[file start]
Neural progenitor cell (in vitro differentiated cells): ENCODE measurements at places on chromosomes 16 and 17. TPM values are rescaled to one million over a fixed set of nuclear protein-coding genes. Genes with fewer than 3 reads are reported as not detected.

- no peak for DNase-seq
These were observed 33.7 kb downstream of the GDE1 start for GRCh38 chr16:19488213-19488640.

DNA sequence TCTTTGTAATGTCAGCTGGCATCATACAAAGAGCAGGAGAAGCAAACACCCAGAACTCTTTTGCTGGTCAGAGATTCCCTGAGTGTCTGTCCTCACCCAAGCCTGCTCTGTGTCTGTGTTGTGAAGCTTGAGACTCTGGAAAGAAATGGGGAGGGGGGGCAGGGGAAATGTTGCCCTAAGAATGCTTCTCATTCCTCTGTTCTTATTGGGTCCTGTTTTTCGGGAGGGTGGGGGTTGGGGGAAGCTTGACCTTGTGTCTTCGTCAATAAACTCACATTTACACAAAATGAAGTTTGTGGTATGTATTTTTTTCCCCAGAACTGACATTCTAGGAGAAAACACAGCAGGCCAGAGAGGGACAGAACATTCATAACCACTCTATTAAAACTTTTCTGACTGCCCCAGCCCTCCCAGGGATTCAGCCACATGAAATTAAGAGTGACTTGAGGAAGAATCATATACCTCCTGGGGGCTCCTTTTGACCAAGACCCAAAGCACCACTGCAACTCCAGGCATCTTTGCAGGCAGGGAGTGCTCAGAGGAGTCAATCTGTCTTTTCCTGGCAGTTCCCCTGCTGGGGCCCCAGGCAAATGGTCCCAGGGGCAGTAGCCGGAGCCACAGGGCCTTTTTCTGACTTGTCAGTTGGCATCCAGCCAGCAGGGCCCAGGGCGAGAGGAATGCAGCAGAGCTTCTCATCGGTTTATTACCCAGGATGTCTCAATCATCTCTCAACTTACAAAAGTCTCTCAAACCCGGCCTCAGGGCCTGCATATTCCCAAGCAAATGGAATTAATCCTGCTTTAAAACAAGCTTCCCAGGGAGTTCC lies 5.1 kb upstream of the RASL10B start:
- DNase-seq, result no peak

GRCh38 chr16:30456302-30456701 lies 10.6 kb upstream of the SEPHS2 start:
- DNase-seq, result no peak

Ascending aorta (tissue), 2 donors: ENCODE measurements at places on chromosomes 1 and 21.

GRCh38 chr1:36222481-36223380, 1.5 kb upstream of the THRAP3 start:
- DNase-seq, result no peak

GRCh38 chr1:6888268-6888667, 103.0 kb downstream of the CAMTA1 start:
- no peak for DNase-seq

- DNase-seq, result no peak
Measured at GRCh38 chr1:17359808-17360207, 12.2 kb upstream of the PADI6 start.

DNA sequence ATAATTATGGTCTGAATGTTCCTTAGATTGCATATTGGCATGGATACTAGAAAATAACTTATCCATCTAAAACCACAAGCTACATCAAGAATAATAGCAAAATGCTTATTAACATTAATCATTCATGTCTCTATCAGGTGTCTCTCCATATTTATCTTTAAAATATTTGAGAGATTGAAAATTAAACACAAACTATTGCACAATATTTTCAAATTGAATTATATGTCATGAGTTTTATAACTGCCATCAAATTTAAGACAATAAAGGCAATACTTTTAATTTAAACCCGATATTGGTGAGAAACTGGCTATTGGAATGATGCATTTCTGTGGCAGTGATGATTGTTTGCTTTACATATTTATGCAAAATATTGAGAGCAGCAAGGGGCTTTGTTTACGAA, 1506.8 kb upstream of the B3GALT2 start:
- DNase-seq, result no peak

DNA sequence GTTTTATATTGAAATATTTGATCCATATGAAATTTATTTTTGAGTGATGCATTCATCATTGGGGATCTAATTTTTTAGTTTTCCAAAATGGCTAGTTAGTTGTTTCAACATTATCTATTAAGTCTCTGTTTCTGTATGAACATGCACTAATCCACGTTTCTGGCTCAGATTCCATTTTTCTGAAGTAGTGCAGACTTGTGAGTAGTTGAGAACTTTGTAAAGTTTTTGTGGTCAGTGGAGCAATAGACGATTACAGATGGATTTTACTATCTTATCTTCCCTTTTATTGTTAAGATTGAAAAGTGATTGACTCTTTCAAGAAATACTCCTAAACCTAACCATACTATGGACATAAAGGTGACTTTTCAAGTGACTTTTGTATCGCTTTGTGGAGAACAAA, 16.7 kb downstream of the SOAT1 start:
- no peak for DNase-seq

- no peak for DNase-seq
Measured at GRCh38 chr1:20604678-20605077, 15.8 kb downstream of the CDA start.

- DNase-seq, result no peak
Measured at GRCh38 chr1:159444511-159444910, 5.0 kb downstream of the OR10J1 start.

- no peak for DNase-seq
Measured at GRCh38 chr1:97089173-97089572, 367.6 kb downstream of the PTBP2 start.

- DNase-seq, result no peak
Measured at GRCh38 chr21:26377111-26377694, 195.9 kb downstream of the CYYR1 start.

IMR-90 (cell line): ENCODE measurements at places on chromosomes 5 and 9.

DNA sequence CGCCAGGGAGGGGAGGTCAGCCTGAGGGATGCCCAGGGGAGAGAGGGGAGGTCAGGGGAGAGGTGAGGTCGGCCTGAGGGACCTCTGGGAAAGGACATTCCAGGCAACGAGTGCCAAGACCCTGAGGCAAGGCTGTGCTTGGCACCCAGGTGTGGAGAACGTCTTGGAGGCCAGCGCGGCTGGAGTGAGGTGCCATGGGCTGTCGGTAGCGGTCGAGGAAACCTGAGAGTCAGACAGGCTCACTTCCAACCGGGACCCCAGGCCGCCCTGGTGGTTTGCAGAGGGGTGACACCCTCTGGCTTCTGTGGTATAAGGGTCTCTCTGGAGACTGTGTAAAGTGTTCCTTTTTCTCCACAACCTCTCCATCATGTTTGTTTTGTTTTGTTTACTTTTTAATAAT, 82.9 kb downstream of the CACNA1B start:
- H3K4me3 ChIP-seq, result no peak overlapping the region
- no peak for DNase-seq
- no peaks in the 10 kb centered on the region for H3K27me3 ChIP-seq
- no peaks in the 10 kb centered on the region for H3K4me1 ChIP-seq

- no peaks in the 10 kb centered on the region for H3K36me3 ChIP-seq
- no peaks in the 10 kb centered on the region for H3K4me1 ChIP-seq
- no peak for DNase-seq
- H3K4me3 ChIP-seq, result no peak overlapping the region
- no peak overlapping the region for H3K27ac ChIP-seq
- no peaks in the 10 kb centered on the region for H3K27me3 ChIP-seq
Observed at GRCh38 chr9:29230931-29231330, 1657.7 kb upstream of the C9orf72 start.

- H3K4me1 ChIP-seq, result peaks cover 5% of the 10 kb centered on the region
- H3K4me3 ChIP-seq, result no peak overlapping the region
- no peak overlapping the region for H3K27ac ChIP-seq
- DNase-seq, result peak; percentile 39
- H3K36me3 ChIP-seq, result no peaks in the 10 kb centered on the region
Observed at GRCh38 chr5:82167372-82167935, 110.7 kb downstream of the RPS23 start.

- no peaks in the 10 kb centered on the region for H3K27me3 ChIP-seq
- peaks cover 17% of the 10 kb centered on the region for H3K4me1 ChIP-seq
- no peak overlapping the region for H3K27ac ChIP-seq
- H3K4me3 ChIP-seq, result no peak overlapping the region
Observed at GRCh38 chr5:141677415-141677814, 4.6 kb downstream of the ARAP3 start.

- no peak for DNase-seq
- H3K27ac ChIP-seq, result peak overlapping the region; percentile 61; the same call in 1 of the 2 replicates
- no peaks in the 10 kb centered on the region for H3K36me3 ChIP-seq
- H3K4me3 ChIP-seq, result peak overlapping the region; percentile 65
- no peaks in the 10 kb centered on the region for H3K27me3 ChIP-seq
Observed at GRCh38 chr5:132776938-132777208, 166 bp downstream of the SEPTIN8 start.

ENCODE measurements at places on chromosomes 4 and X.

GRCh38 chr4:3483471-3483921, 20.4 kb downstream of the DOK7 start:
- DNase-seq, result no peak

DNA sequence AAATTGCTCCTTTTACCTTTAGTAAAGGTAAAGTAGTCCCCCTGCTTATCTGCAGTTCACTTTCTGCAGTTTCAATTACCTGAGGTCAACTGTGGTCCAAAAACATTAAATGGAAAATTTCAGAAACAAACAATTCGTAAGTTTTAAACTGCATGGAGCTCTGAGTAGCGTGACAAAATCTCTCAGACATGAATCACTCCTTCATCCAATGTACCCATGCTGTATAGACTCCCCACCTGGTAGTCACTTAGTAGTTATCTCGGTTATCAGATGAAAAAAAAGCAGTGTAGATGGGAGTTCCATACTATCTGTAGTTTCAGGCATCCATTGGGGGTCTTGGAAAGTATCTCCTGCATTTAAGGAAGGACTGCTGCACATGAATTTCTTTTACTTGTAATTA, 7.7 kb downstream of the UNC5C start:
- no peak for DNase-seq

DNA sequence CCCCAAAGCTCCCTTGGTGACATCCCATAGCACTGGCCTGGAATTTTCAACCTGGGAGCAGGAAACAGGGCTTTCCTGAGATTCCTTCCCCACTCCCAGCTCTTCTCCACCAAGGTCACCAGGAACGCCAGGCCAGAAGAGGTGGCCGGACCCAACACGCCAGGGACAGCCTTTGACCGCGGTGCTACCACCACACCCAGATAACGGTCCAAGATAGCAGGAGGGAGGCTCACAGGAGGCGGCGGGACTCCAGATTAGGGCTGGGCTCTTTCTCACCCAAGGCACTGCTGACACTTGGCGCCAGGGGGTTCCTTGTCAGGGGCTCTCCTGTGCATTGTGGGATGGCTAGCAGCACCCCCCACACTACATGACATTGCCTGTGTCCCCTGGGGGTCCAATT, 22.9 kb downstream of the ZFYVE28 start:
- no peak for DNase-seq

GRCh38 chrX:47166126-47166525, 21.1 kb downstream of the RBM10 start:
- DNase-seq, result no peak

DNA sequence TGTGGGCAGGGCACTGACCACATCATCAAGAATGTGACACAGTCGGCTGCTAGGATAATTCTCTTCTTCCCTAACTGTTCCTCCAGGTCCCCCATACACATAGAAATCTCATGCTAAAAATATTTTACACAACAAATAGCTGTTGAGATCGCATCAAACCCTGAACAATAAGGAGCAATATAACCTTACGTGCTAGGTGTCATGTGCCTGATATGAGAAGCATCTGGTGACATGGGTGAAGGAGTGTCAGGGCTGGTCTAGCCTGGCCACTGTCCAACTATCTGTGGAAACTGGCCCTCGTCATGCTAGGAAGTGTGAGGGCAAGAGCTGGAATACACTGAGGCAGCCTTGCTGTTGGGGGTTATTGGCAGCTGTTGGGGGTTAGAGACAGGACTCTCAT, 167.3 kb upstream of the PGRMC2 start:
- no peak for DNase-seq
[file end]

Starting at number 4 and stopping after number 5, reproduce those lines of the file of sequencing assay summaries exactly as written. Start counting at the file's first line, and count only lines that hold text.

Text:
DNA sequence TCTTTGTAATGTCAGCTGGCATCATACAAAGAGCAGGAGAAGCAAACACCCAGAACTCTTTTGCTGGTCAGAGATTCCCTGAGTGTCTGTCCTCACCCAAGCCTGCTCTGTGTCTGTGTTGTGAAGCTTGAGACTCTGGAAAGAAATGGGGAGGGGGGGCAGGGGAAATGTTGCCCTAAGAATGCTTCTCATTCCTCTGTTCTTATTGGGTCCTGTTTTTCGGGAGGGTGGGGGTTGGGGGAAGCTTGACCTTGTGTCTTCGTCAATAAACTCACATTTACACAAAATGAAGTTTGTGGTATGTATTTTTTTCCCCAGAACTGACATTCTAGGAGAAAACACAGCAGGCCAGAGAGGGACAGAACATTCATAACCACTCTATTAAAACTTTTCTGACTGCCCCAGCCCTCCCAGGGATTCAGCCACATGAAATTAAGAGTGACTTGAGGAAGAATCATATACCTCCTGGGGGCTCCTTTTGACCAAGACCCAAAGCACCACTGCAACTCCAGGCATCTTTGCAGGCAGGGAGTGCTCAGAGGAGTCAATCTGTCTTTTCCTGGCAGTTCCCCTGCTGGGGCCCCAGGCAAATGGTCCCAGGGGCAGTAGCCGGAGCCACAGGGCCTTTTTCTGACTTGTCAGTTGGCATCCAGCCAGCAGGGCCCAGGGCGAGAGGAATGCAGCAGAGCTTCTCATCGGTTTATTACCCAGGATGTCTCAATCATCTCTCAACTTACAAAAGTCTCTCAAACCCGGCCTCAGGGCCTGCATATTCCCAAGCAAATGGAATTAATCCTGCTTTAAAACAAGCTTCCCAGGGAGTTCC lies 5.1 kb upstream of the RASL10B start:
- DNase-seq, result no peak